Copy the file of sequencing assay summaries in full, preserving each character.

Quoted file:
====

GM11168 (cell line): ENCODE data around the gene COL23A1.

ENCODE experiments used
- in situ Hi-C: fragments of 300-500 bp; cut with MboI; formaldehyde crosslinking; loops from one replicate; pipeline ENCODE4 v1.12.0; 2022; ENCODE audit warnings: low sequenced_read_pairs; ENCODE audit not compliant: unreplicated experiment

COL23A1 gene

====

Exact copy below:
GM11168 (cell line): ENCODE data around the gene COL23A1.

ENCODE experiments used
- in situ Hi-C: fragments of 300-500 bp; cut with MboI; formaldehyde crosslinking; loops from one replicate; pipeline ENCODE4 v1.12.0; 2022; ENCODE audit warnings: low sequenced_read_pairs; ENCODE audit not compliant: unreplicated experiment

COL23A1 gene